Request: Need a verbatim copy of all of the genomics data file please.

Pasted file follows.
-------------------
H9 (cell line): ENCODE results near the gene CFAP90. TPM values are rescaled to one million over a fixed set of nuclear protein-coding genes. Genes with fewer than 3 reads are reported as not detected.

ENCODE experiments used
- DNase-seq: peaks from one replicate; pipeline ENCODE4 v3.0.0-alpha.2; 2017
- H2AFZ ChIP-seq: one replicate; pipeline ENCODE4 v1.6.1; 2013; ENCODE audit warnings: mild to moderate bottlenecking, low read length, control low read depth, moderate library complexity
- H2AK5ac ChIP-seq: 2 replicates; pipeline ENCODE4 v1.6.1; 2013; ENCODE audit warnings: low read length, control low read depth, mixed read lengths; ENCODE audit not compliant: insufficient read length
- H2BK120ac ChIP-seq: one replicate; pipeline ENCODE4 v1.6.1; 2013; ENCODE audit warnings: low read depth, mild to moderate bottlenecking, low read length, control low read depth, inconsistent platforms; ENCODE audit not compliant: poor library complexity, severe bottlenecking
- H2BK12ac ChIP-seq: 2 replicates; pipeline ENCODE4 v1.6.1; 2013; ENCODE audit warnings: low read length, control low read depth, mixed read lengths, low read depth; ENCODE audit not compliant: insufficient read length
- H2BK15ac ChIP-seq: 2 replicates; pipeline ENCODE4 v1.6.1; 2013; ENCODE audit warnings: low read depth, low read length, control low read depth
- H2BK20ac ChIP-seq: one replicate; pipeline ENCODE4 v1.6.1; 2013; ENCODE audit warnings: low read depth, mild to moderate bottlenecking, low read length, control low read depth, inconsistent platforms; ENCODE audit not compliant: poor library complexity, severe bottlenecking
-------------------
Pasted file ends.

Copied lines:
H9 (cell line): ENCODE results near the gene CFAP90. TPM values are rescaled to one million over a fixed set of nuclear protein-coding genes. Genes with fewer than 3 reads are reported as not detected.

ENCODE experiments used
- DNase-seq: peaks from one replicate; pipeline ENCODE4 v3.0.0-alpha.2; 2017
- H2AFZ ChIP-seq: one replicate; pipeline ENCODE4 v1.6.1; 2013; ENCODE audit warnings: mild to moderate bottlenecking, low read length, control low read depth, moderate library complexity
- H2AK5ac ChIP-seq: 2 replicates; pipeline ENCODE4 v1.6.1; 2013; ENCODE audit warnings: low read length, control low read depth, mixed read lengths; ENCODE audit not compliant: insufficient read length
- H2BK120ac ChIP-seq: one replicate; pipeline ENCODE4 v1.6.1; 2013; ENCODE audit warnings: low read depth, mild to moderate bottlenecking, low read length, control low read depth, inconsistent platforms; ENCODE audit not compliant: poor library complexity, severe bottlenecking
- H2BK12ac ChIP-seq: 2 replicates; pipeline ENCODE4 v1.6.1; 2013; ENCODE audit warnings: low read length, control low read depth, mixed read lengths, low read depth; ENCODE audit not compliant: insufficient read length
- H2BK15ac ChIP-seq: 2 replicates; pipeline ENCODE4 v1.6.1; 2013; ENCODE audit warnings: low read depth, low read length, control low read depth
- H2BK20ac ChIP-seq: one replicate; pipeline ENCODE4 v1.6.1; 2013; ENCODE audit warnings: low read depth, mild to moderate bottlenecking, low read length, control low read depth, inconsistent platforms; ENCODE audit not compliant: poor library complexity, severe bottlenecking